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The redoubtable Gen. Butler.

The following scathing resume of the Massachusetts General's exploits in Maryland, is from the Baltimore Exchange, of the 10th instant:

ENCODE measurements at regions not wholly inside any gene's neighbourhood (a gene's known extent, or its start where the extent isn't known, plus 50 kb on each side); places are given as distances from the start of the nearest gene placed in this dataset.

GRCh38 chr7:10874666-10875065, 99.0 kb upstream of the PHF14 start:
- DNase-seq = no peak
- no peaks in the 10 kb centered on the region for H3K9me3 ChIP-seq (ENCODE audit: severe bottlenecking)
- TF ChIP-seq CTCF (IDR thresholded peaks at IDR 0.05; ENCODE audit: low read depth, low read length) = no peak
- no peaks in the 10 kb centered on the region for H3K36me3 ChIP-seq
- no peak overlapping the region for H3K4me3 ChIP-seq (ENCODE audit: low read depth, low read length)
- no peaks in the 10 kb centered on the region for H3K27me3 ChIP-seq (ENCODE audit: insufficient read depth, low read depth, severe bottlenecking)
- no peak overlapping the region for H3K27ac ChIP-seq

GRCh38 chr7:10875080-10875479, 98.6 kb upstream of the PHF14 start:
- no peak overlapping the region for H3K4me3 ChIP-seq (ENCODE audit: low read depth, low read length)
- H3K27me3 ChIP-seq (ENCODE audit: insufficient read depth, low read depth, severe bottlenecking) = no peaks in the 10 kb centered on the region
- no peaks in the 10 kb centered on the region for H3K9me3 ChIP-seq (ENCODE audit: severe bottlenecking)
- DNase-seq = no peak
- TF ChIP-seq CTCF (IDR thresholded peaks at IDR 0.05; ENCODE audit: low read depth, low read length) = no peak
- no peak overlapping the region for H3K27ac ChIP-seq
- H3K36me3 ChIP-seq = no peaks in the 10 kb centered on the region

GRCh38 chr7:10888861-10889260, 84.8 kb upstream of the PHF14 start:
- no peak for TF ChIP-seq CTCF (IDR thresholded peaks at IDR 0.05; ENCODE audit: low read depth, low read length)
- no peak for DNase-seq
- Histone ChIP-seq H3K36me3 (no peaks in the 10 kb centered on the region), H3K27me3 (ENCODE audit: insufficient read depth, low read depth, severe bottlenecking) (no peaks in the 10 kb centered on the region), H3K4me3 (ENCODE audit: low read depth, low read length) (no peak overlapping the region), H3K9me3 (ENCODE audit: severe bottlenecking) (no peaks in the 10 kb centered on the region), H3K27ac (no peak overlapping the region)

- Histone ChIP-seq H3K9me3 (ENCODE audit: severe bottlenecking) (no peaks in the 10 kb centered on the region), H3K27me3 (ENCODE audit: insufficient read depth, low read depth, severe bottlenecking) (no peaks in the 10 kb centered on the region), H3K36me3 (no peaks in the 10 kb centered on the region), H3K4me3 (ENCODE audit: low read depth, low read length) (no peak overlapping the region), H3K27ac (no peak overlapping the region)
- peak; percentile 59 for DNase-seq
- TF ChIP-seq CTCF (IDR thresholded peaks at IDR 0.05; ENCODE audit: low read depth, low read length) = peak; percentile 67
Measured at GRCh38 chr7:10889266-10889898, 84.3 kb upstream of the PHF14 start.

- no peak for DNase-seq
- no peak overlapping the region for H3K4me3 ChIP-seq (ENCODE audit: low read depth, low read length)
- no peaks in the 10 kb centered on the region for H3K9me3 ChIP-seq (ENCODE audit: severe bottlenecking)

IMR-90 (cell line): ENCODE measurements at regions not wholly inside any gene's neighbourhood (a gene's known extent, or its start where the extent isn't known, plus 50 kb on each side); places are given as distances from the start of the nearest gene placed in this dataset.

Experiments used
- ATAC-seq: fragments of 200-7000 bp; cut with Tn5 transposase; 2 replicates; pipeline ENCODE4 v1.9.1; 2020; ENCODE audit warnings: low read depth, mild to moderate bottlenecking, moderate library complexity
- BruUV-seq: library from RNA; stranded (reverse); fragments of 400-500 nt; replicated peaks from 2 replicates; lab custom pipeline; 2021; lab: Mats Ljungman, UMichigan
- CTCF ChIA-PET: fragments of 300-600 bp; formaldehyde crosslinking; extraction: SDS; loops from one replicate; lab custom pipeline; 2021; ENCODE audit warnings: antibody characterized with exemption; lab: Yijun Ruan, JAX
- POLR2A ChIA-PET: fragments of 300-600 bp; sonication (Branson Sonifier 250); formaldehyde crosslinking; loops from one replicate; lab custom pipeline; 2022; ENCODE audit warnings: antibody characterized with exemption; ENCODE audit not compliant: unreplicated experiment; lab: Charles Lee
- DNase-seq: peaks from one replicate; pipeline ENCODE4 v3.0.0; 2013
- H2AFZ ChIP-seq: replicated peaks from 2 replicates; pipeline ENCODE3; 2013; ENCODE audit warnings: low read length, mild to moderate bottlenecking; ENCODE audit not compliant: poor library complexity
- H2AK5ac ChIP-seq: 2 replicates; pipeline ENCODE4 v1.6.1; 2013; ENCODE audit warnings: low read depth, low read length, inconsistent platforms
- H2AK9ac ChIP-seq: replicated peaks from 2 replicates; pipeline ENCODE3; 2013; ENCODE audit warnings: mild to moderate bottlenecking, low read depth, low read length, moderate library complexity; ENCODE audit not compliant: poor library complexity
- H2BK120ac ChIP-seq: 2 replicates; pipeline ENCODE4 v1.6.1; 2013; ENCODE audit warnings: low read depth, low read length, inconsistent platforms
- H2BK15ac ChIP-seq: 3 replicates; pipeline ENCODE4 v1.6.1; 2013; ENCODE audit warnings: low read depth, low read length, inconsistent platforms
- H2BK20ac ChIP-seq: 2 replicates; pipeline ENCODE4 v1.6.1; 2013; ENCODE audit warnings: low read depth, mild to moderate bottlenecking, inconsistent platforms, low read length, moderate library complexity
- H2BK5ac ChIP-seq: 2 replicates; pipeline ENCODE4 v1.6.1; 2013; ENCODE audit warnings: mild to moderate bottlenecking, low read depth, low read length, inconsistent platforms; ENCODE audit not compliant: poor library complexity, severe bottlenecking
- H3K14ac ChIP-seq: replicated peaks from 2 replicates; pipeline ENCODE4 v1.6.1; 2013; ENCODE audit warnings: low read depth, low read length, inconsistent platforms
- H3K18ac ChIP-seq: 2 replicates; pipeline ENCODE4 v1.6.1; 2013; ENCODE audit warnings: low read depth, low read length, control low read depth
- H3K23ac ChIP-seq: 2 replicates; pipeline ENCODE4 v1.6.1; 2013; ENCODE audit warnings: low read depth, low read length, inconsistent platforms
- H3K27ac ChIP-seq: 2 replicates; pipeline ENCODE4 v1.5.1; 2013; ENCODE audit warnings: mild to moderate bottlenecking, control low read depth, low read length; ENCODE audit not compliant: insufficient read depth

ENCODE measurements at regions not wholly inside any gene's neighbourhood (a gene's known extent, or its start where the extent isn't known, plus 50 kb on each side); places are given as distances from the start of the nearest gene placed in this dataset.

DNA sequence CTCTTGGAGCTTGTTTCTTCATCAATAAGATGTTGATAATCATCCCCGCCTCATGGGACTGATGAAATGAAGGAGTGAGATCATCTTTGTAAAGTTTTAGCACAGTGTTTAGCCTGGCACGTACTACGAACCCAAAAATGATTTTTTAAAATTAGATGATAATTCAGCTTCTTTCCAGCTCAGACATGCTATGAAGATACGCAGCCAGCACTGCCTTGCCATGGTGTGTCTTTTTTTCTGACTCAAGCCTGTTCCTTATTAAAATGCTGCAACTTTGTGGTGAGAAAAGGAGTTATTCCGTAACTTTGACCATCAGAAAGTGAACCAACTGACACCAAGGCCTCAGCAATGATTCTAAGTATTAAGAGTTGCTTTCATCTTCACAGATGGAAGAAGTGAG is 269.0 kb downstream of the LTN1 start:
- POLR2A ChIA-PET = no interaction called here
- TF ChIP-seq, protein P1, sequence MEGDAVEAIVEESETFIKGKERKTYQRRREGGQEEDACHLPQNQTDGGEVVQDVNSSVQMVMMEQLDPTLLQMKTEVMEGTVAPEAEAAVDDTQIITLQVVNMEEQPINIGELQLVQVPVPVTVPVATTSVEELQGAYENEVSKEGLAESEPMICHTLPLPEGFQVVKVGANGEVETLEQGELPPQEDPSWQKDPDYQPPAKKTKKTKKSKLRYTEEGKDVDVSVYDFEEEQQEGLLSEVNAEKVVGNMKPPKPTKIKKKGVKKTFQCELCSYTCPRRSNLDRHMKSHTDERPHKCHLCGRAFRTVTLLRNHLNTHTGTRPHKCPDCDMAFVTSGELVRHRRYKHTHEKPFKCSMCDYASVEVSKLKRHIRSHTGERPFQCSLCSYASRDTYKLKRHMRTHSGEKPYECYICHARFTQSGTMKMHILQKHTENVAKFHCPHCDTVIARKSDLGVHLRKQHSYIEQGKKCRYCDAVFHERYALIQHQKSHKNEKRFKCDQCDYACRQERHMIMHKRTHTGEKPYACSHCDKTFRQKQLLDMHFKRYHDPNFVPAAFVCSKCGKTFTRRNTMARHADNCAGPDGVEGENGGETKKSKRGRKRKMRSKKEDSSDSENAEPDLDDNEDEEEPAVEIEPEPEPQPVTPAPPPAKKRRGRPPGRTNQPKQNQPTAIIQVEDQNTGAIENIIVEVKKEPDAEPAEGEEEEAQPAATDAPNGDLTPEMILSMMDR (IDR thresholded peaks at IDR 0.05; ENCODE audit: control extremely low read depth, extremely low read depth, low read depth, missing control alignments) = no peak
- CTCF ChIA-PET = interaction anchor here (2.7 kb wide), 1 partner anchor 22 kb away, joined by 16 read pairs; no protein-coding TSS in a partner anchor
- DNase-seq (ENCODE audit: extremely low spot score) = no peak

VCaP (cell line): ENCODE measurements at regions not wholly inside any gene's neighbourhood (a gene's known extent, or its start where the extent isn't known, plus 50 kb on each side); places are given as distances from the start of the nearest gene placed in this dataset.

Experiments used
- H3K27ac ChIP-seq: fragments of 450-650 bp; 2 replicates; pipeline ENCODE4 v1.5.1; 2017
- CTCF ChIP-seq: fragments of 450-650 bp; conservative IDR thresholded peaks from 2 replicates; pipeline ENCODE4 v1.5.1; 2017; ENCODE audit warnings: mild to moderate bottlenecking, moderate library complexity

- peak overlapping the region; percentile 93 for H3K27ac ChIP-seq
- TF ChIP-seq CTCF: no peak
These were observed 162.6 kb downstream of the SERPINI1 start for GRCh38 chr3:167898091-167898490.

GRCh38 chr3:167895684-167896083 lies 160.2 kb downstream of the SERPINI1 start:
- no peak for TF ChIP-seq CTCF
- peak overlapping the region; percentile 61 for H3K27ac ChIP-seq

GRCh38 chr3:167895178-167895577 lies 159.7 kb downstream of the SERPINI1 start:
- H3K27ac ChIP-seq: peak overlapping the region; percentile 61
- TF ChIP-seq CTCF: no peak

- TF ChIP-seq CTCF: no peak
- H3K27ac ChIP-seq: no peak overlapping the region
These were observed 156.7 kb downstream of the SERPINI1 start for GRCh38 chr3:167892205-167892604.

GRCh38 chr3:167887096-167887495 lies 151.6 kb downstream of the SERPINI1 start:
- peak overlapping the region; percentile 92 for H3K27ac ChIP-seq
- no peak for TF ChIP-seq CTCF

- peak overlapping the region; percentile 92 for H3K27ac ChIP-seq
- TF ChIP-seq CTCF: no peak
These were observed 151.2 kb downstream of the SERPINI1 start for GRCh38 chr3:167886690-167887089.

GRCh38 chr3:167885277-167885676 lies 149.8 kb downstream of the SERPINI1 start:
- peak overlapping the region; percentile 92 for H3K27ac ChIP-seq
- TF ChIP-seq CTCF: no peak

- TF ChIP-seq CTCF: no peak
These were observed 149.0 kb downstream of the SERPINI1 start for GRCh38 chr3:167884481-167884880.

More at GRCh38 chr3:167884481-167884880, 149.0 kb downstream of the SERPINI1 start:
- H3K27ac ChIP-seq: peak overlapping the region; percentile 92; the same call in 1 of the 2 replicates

‘ The greenest laurels that have been gathered in this war have been plucked by General Benjamin F. Butler, of Massachusetts.--The earliest chieftain in the field, he has reaped the fruits of his diligence and courage by achieving the first success of the campaign. He has ennobled the name of Butler and of Benjamin also, and has added lustre to the initial F. His glory shall not wholly fade away; for though his grateful country should fail to reward him with a collectorship or foreign mission, posterity will be mindful of his services, and history will record his deeds and perpetuate his fame. On Saturday last, as our readers will remember, General Butler assaulted and carried the heights surrounding the Relay House. By a forced march in a railway train with twenty-four hundred men, he reached the ground, and although he did not succeed in surprising the vigilant garrison, his undaunted resolution carried all before it. The watchman on the viaduct was speedily overpowered; the landlord, the barkeeper and stable boys, who were posted on this side of the river, shared the same late; and the three lawyers who held the key of the position were also forced to surrender. The gallant General proceeded at once to fortify the eminences he had won, and he now announces that his entrenchments are ‘"impregnable."’ One prisoner has been taken, who has been sent to Annapolis. The losses which the attacking column has thus far met with are not greater than were, perhaps, anticipated One man has blown his own head off, in the hazardous attempt to clean his gun, and another has been brought to death's door through under-done pies and tough ginger-bread. An expedition so admirably planned, and so successfully executed, would, under any circumstances, redound to the honor of the officer who commanded it; but we of Baltimore, who know the peculiar difficulties and perils which General Butler overcame, are alone able to do him full justice. We can understand the triumphant joy that filled his breast as he penned the ‘"special brigade order"’ which we published yesterday. We can comprehend the exultation with which he congratulated his troops upon the capture of ‘"one Spencer,"’ and thanked the two officers who performed that feat for the ‘"coolness, promptitude and zeal"’ which they displayed. We can appreciate the pride with which he referred to the private who was killed by his own ramrod, as ‘"a heroic, conscientious soldier, who died in the act of discharging his duty."’ We acknowledge, also, the eminent propriety of the rhetorical style which the General has adopted in this instance. A profusion of fine words, and an exaggeration of plain facts, are not only necessary on such occasions as the present, but they are natural to some great men, and we, of course, judge General Butler as he stands upon the heights commanding Elk Ridge Landing, by the same rules that we would apply to Napoleon who had gained the summits of the Alps. But there is one part of General Butler's order which we cannot afford to pass over without an expression of strong disapprobation and disgust, both because it contains a statement which we believe to be utterly untrue, and a suggestion or threat which we feel called upon to pronounce cowardly and atrocious. It is charged in this order that one of the soldiers ‘"has been poisoned by means of strychnine administered in the food brought into the camp"’ by the ‘"venders of supplies"’ who have been permitted to visit it. Now this story has been for some days in circulation, and the poisoned men have gradually dwindled down from four or five to the number mentioned by General Butler, and all who have undertaken to investigate the matter agree that the sick man was suffering from the effects of unwholesome food, or from his own excesses. There has been, so far as we can learn, no proof whatever of the presence of strychnine in anything that he ate, and even if there had been such indications, the natural inference would be that the affair was accidental, unless it could be traced to the agency of some personal enemy of the individual whose life was attempted. No intelligent person can, for an instant, suppose that if any miscreant here intended to poison the members of the Massachusetts regiment, the design would have resulted only in the illness of one soldier. The charge is so preposterous that no man of proper feeling and common sense ought to have given it credit until it was so authenticated as to place its truth beyond reasonable doubt. But so far from pursuing this course, General Butler seems to have caught at the opportunity to frame a libel against this State, and to launch against its people one of those diabolical intimations which have of late been so freely given us by the North. He takes advantage of a rumor, and founds a miserable calumny upon it, and the calumny affords him the excuse for throwing out a threat which he thinks will intimidate us.--He tells us that he can place the poisoned cup upon our tables. He reminds us that he ‘"can put an agent, with a word, into every house. hold armed with this terrible weapon;"’ and we may suppose that he is now felicitating himself upon the terror with which we are stricken at the suggestion, and the submissive attitude which we are, consequently, likely to assume. Let General Butler undeceive himself in this matter, and that right speedily. Let him not presume overmuch upon the endurance of this people. Let him not even calculate on the forbearance of our citizens if he slanders or threatens them. He and his troops are but intruders here at best. They have occupied our territory without authority under the laws or the Constitution. They are temporarily holding this State in subjection. All this is enough for us to bear patiently. Let him, then, be careful how he fulminates any more brutal threats from the camp which is intended to overawe us; for, just so sure as he tifles-with us, just as surely will he rue it. When the blood of Maryland is up all the militiamen in Massachusetts cannot hold her soil against her sons.